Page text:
‘Higher Volatility’ Expected with Fed Pullback: Charles Schwab Chief Strategist

(Yahoo!Finance) - With inflation reaching a 31-year high in light of persistent supply crunches plaguing consumer durables as well as rising wages and rents, all eyes are on the Fed as analyst timelines for the first rate hikes pull forward. According to Charles Schwab (SCHW) Chief Fixed Income Strategist Kathy Jones, greater volatility and slowing growth can be expected once the Fed completes the tapering process and raises rates.

“Whenever the Fed pulls back on this really easy monetary policy, you start to see higher volatility,” Jones told Yahoo Finance Live. “And likely what we're going to see is short-term rates go up, long-term rates sort of trail behind so you get a flatter yield curve. And that sends a signal of slowing growth on the horizon.”

Jones went on to elaborate on how she thinks volatility is going to manifest itself within fixed income markets.

“[These dynamics make] it tough for, say, corporate bonds, especially high yield bonds, and bonds that really depend on that easy liquidity in the market. So that's what we mean by more volatility,” she said. “Right now, those yields are very low, and especially low relative to Treasuries. And I think that investors will demand a higher risk premium if we go into a different kind of economic environment in the second half of 2022.”

As for current investor sentiment within fixed income, Jones said that yields are not too attractive for buyers due to inflation concerns, with investors mainly choosing to keep their money in short-term bonds for the time being. Only when inflation rates are reeled in does she believe confidence to invest in longer term bonds will return.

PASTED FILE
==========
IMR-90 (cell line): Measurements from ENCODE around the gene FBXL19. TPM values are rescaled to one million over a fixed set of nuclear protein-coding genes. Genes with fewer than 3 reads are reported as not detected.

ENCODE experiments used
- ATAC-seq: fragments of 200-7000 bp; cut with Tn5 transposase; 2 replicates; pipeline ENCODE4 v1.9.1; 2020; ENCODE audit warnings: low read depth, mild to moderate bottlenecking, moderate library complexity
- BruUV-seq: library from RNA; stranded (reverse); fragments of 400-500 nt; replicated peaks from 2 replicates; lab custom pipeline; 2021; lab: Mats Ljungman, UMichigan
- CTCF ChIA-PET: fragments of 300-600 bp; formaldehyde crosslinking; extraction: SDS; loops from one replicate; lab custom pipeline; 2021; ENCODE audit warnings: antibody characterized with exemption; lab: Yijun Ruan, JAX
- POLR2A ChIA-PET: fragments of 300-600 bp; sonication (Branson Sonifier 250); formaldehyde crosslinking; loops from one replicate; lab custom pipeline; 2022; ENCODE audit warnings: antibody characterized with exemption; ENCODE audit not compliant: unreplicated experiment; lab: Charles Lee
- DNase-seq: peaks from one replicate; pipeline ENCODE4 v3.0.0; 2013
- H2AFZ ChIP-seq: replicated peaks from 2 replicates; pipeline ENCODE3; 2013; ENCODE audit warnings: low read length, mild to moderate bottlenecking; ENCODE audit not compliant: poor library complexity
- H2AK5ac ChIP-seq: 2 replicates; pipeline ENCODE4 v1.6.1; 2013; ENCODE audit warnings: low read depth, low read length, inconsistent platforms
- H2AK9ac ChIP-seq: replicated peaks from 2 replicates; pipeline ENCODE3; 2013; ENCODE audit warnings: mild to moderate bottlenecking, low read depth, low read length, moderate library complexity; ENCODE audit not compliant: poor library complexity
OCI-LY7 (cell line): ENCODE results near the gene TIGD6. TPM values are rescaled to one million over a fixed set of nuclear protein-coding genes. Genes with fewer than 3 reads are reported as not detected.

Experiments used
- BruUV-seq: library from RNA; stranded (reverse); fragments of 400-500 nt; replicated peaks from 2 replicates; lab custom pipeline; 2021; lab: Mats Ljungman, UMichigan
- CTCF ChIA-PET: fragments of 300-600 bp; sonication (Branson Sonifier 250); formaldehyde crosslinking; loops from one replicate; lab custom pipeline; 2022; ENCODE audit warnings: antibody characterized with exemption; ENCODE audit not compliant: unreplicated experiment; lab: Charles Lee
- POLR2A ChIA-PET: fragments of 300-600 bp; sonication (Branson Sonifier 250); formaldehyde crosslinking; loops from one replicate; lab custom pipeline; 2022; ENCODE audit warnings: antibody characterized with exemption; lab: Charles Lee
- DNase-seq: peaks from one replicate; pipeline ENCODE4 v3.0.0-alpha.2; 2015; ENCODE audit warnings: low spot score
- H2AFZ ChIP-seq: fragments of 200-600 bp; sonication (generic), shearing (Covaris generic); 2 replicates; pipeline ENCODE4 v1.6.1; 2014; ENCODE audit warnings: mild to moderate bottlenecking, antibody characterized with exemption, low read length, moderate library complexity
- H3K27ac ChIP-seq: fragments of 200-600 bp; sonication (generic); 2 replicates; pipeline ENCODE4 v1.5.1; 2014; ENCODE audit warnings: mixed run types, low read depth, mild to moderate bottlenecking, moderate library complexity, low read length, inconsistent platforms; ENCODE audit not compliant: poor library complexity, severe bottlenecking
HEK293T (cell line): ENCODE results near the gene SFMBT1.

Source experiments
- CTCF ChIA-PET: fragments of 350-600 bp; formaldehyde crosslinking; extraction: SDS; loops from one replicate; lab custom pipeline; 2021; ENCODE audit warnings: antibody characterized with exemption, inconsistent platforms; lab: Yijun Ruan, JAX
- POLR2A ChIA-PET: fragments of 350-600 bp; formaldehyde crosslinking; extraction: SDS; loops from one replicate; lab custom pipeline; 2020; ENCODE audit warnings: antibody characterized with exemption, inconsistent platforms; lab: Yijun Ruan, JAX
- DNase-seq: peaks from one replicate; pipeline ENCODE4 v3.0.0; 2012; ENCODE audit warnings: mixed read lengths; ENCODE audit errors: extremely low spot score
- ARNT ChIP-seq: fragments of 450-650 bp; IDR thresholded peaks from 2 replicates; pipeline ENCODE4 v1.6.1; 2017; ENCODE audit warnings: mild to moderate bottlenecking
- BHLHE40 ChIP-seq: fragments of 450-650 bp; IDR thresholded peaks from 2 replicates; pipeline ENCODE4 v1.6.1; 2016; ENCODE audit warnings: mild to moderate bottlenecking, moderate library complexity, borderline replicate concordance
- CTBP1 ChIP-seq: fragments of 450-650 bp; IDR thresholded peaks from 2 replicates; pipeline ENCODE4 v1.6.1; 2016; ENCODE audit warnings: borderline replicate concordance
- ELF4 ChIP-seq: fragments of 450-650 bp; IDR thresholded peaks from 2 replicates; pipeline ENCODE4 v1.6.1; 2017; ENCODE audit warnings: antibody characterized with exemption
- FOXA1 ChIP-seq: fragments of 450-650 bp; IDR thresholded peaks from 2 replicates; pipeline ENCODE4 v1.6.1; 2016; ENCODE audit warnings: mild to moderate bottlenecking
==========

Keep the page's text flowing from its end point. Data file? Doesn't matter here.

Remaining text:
Jones joined Yahoo Finance Live to discuss her outlook on markets amid record levels of inflation. Chicago Federal Reserve President Charles Evans said on Wednesday, Nov. 17, that the taper is going to take until mid-2022 to complete. The Fed began reeling in its bond purchases this month at a pace that would have it completely phasing out purchases by next June.

Experts anticipate that surging inflation may cause the Fed to act earlier than previously expected in raising rates — as early as July, soon after the taper process is completed.

“We have the Fed pulling back on excess liquidity with the tapering program,” Jones said. “We expect them to probably raise rates once in 2022 in the second half of the year in order to catch up with where trend growth and inflation are.”

Although she feels that much of the anticipation of rate hikes has already been “built in” with regard to treasury yields, when the Fed does raise rates, Jones expects a flattening of the curve as short-term rates outpace the longer term.

“I think when it happens, what you'll start to see is short-term yields will move up across the yield curve, but longer term rates will not rise as fast as short-term rates,” she said. “And you get that flattening of the yield curve. That's typically what you see when you enter a tightening cycle.”

By Thomas Hum · Writer


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